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St. Petersburg Restaurants

13/2 Voznesendsky Prospekt
St. Petersburg
Russia 190000
Tel: 7 812 315 5148

Welcoming locals, expats, and visitors with the same lack of fuss, this homey place is as near as you'll get to dining chez your own babushka. A huge (150-dish), inexpensive menu lists the essentials and stars the best borscht in town. The blini aren't bad either, maybe with sturgeon to follow. Stick to the Russian dishes; get your pan-Euro and your pasta elsewhere. The operative word is "stick"—the portions are huge.

Café Botanika
7 Pestelya Ulitsa
St. Petersburg
Russia 191028
Tel: 7 812 272 7091

Café Botanika bills itself as "the best vegetarian restaurant in Russia (and maybe in the world!)." An overstatement, perhaps, but it's still worth a visit for its lovely Art Nouveau–style interior and creative fusion menu mingling Russian, Indian, Italian, and Japanese influences. The pav bhaji is served with ciabatta; "Italian sushi rolls" are made with arugula, yellow pepper, and pesto; and blinis are stuffed with cabbage or sweet farmer cheese. Don't be shocked to find Hezbollah on the menu, too: It's hummus, lettuce, tomato, sweet pepper, and parsley rolled in lavash and served with tahini. Café Botanika has interesting neighbors on Solyanoy Pereulok, the adjacent side street, including the Stieglitz Museum of Decorative and Applied Arts and the Blockade of Leningrad Museum. Note that a meal before or after a visit to the latter may be hard on the stomach.—Sophia Kishkovsky

Open daily 11 am to midnight.

47 Nevsky Prospekt
St. Petersburg
Russia 191025
Tel: 7 812 103 5371
Tel: 7 812 140 1820

Since the restaurant that was founded in 1785 and counted Tchaikovsky and Dostoyevsky among its regulars reopened in 2002, it's been the hottest haute table in town. Its czarist opulence is updated, its marquetry floors polished and ornate moldings restored, but it's the food that seals the deal. Maxim Krilov bases his menus on classical Russian cuisine, touched up with the classical French that St. Petersburgers so love: sturgeon baked in white wine served with crayfish and sautéed mushrooms, foie gras soufflé. Service is formally fawning, and there's usually live music to accompany.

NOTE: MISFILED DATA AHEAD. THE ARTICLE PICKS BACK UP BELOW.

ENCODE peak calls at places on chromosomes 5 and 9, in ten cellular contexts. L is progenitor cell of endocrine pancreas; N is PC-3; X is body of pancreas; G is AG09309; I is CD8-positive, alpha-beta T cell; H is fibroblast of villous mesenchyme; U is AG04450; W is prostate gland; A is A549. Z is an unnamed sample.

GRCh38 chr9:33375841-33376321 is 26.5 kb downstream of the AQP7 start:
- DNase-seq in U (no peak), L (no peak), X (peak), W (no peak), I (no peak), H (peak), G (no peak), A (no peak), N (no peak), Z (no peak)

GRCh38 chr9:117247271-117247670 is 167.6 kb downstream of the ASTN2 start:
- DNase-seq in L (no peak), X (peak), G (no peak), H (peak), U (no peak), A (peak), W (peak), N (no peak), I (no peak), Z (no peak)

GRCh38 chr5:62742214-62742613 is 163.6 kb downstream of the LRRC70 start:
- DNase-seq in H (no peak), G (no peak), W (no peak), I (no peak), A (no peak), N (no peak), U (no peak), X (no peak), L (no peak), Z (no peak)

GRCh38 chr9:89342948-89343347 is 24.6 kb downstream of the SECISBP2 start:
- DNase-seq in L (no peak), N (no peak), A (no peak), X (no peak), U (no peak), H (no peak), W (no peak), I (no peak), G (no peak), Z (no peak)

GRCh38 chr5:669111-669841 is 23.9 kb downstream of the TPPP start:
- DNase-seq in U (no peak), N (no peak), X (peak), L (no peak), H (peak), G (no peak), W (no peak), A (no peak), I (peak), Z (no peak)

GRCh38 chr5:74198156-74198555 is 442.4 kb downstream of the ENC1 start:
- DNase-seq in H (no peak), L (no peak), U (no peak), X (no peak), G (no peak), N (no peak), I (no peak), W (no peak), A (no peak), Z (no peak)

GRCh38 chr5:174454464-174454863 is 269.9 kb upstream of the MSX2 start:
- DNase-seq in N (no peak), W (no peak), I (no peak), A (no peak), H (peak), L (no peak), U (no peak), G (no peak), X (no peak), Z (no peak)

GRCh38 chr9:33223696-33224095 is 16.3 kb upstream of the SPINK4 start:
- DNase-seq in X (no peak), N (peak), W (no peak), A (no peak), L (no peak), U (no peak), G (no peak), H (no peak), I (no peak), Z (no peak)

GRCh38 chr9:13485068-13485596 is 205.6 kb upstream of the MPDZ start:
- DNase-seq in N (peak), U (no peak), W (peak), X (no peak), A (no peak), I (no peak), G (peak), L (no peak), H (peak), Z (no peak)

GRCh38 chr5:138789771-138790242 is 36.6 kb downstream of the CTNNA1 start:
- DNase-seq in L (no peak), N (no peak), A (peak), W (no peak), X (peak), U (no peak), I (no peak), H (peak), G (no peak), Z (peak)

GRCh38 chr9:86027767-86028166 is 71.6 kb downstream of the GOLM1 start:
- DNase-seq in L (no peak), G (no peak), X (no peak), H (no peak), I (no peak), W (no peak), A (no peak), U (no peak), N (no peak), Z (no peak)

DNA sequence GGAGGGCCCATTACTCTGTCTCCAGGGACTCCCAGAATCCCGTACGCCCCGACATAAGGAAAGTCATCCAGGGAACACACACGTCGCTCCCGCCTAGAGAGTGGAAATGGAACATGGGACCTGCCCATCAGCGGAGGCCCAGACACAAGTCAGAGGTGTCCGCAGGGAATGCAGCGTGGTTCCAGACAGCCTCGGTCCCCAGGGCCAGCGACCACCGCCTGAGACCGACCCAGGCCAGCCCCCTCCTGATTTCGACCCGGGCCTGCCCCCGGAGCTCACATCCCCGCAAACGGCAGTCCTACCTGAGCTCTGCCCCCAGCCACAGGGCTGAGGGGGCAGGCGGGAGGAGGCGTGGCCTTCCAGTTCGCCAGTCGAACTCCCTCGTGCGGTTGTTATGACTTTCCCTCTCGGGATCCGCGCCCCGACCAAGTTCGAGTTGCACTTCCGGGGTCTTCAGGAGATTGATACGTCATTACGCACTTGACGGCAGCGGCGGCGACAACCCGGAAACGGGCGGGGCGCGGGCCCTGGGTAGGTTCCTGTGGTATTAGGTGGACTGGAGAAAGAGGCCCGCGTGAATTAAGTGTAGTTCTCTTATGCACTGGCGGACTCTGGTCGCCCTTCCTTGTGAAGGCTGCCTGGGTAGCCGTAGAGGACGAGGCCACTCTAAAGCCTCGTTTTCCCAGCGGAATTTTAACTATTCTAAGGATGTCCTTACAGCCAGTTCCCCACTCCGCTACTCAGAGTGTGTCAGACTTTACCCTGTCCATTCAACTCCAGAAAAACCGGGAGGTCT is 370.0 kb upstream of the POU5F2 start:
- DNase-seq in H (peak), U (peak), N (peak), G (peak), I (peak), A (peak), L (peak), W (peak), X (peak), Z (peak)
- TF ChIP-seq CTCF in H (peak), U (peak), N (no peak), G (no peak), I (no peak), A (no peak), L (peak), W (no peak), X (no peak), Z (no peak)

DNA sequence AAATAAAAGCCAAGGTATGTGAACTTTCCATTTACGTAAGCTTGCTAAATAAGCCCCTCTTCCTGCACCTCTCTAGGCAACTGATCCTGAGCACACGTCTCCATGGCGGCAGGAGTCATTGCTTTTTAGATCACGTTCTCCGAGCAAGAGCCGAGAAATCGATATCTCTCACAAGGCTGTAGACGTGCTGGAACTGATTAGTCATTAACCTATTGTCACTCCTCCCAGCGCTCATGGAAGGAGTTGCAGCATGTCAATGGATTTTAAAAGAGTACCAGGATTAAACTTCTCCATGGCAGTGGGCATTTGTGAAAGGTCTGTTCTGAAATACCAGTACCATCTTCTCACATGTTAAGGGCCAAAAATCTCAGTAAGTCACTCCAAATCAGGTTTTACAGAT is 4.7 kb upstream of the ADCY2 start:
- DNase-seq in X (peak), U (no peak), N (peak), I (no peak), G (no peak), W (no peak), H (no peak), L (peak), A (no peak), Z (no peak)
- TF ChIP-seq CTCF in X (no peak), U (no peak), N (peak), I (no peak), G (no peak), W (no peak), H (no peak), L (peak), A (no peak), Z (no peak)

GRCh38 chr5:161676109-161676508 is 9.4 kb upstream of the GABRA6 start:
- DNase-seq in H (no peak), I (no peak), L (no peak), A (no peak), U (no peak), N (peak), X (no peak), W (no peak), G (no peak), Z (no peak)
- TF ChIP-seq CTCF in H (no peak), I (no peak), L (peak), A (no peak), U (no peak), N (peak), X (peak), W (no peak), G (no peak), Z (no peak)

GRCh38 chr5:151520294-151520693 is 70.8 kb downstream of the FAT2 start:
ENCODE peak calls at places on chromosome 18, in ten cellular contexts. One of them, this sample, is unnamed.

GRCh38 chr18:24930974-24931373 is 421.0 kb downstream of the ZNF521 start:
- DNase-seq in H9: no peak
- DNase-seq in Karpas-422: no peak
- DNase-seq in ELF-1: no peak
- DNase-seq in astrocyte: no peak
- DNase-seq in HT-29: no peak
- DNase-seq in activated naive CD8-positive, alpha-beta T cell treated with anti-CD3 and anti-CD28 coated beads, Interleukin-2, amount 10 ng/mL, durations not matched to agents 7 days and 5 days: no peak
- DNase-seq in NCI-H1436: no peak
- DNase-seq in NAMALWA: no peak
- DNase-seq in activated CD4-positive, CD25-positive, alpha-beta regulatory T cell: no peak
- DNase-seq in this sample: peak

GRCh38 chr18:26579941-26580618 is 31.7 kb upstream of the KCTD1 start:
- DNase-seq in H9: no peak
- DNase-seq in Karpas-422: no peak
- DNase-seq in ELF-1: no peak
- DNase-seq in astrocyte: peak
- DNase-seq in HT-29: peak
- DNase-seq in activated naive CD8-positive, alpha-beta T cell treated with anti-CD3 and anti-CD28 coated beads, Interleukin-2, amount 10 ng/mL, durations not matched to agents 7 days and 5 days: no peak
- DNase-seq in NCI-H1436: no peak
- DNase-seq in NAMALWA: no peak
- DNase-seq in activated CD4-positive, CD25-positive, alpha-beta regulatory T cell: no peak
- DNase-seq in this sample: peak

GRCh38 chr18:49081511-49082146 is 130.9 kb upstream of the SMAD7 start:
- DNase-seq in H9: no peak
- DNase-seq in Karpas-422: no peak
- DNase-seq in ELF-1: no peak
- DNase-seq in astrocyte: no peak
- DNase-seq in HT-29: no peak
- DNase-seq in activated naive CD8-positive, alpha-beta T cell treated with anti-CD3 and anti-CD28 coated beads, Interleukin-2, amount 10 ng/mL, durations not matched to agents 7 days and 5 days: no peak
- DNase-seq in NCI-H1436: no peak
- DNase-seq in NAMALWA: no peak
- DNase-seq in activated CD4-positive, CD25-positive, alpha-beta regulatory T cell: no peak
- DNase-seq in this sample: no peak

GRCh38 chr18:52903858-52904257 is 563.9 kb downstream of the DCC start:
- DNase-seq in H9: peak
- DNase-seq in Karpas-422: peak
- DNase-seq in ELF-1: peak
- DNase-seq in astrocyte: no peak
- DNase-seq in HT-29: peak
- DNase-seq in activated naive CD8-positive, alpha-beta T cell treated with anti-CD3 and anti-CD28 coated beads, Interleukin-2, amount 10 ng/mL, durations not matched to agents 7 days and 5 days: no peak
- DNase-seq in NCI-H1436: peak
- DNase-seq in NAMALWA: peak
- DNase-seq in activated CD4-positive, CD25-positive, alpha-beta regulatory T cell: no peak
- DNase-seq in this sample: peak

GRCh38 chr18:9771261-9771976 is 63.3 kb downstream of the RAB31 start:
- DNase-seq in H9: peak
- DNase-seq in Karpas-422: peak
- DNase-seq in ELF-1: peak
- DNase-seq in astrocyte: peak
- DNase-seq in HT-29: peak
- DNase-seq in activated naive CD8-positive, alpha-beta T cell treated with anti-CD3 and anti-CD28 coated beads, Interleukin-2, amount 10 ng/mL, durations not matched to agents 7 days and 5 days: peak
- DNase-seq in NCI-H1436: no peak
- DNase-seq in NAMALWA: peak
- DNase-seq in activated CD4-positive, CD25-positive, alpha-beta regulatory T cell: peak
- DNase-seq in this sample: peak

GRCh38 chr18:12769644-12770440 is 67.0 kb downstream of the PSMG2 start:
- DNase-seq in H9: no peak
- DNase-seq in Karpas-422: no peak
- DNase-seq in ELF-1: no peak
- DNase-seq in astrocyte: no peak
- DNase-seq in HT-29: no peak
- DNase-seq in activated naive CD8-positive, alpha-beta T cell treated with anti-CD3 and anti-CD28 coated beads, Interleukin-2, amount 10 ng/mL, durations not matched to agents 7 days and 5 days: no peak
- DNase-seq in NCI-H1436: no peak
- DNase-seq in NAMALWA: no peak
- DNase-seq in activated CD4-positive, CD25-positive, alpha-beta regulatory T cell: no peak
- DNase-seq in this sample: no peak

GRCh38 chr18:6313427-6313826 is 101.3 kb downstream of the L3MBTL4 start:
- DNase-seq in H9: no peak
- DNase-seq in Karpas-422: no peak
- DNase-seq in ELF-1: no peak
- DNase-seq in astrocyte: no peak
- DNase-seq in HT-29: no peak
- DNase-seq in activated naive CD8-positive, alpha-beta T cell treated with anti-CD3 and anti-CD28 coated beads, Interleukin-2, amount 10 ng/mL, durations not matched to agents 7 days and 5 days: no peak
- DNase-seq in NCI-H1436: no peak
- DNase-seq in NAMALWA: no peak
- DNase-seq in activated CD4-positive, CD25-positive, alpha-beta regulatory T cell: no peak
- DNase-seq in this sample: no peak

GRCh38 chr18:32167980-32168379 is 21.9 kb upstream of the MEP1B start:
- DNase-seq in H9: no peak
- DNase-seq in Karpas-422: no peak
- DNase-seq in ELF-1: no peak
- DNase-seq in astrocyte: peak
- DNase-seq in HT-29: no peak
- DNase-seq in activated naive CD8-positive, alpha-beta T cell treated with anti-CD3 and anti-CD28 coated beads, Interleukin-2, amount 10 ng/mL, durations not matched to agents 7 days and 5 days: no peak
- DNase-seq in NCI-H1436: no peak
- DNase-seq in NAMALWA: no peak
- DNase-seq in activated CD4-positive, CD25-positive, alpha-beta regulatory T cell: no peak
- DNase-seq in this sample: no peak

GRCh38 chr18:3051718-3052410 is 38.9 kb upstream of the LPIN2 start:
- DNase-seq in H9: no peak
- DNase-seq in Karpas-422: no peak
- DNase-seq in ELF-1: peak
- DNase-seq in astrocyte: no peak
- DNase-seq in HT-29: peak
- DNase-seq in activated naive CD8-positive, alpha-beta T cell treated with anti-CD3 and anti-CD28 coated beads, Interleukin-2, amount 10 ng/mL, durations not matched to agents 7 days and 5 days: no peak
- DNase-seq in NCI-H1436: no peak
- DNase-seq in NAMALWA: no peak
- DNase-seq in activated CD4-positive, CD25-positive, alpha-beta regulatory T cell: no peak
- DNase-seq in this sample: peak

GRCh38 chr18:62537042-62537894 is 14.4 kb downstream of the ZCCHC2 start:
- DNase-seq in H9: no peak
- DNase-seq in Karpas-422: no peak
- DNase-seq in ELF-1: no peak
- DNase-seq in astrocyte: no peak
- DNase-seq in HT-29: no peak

16 Filtrovskoye Shosse
St. Petersburg
Russia 196625
Tel: 7 812 465 1499
Tel: 7 812 465 1399

So what if it looks like a set from Doctor Zhivago? It's good enough for Putin—plus various luminaries of the Western world, including Pierce Brosnan, John Galliano, and Prince Charles. Also, the quaint log house with a conical tin roof and a weather vane perched on top happens to have really good, authentic rustic Slavic food from any Baltic Rim tradition you can name—and some you can't: Moldavian Mititei with Mouzhdei sauce, anyone? (It's sausages.) Pumpkin soup with foie gras and berries, boar ham en croûte, and a huge array of spiced meats and kebabs grilled, most medievally, on open fires in the big courtyard are the kinds of thing to expect from a vast menu, some of which is listed with impressive cooking times. Unusual flavored vodkas (cowberry leaf?) speed the wait. This is an outing—it's 15 minutes by taxi from the nearest subway (Moskowckay Station) out of St. Petersburg and near the main entrance to Pavlovsky Park—but it's worth it, especially if you combine it with a trip to the Catherine Palace at nearby Pushkin.